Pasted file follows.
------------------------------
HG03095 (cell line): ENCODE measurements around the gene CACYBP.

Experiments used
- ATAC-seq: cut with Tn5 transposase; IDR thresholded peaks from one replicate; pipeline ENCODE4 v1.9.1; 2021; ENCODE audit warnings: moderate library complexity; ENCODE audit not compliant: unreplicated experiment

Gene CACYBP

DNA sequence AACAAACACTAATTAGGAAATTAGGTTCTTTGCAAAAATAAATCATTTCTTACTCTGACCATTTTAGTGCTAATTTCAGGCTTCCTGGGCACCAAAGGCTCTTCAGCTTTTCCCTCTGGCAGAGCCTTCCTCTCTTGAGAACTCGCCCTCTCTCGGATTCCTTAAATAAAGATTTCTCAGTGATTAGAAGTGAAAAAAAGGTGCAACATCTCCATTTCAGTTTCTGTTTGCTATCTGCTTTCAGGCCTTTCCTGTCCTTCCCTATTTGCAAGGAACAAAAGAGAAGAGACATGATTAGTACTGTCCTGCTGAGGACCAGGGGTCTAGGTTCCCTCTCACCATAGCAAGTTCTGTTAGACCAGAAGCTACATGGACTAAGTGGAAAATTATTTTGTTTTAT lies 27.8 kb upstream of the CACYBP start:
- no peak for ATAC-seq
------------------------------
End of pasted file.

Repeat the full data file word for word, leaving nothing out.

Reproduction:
HG03095 (cell line): ENCODE measurements around the gene CACYBP.

Experiments used
- ATAC-seq: cut with Tn5 transposase; IDR thresholded peaks from one replicate; pipeline ENCODE4 v1.9.1; 2021; ENCODE audit warnings: moderate library complexity; ENCODE audit not compliant: unreplicated experiment

Gene CACYBP

DNA sequence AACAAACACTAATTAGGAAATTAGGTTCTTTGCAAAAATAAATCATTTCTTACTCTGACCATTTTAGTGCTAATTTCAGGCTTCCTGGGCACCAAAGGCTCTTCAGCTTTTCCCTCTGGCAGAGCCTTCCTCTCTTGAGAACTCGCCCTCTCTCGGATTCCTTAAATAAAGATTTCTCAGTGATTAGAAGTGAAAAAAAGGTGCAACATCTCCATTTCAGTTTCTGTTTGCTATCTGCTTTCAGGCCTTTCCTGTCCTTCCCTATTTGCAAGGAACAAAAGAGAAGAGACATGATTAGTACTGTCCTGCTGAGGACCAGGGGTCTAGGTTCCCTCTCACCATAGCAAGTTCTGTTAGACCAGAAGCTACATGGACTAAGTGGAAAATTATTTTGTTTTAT lies 27.8 kb upstream of the CACYBP start:
- no peak for ATAC-seq